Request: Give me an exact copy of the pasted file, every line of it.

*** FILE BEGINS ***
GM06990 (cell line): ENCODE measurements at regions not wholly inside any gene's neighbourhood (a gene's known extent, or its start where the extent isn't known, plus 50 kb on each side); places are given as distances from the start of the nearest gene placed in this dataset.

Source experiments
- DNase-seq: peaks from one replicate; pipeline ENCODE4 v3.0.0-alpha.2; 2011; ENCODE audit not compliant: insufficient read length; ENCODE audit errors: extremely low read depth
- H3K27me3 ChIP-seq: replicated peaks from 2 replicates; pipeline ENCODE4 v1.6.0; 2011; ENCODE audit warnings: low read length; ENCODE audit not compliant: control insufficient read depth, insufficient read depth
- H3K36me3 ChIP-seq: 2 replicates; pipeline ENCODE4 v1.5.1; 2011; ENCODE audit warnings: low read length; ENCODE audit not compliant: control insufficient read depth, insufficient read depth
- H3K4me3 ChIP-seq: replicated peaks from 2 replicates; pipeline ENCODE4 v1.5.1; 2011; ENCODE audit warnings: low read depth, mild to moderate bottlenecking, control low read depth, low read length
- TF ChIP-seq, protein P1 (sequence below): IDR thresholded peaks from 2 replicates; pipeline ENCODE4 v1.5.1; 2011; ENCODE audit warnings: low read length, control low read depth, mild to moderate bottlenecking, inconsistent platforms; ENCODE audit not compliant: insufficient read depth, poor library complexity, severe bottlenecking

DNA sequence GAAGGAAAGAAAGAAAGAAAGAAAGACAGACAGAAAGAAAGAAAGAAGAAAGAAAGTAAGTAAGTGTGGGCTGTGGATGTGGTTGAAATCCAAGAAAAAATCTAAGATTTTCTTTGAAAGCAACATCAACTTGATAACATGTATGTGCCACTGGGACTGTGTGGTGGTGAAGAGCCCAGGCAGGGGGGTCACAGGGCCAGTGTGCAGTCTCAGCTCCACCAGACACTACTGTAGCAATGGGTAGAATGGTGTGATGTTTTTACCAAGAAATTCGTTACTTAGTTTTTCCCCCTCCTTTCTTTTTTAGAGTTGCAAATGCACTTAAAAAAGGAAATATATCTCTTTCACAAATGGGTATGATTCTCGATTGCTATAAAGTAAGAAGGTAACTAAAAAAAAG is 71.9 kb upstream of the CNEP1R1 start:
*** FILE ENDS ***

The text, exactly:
GM06990 (cell line): ENCODE measurements at regions not wholly inside any gene's neighbourhood (a gene's known extent, or its start where the extent isn't known, plus 50 kb on each side); places are given as distances from the start of the nearest gene placed in this dataset.

Source experiments
- DNase-seq: peaks from one replicate; pipeline ENCODE4 v3.0.0-alpha.2; 2011; ENCODE audit not compliant: insufficient read length; ENCODE audit errors: extremely low read depth
- H3K27me3 ChIP-seq: replicated peaks from 2 replicates; pipeline ENCODE4 v1.6.0; 2011; ENCODE audit warnings: low read length; ENCODE audit not compliant: control insufficient read depth, insufficient read depth
- H3K36me3 ChIP-seq: 2 replicates; pipeline ENCODE4 v1.5.1; 2011; ENCODE audit warnings: low read length; ENCODE audit not compliant: control insufficient read depth, insufficient read depth
- H3K4me3 ChIP-seq: replicated peaks from 2 replicates; pipeline ENCODE4 v1.5.1; 2011; ENCODE audit warnings: low read depth, mild to moderate bottlenecking, control low read depth, low read length
- TF ChIP-seq, protein P1 (sequence below): IDR thresholded peaks from 2 replicates; pipeline ENCODE4 v1.5.1; 2011; ENCODE audit warnings: low read length, control low read depth, mild to moderate bottlenecking, inconsistent platforms; ENCODE audit not compliant: insufficient read depth, poor library complexity, severe bottlenecking

DNA sequence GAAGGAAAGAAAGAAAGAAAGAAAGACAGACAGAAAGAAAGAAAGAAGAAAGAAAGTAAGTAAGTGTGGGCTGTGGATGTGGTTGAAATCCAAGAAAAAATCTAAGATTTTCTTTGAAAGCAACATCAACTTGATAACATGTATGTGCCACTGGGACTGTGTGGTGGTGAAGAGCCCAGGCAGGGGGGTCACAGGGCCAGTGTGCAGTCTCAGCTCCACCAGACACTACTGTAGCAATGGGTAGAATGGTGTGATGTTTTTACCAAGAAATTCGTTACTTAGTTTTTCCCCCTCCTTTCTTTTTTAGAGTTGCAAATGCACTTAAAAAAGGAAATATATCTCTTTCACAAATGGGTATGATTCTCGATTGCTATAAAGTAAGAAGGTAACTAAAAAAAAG is 71.9 kb upstream of the CNEP1R1 start: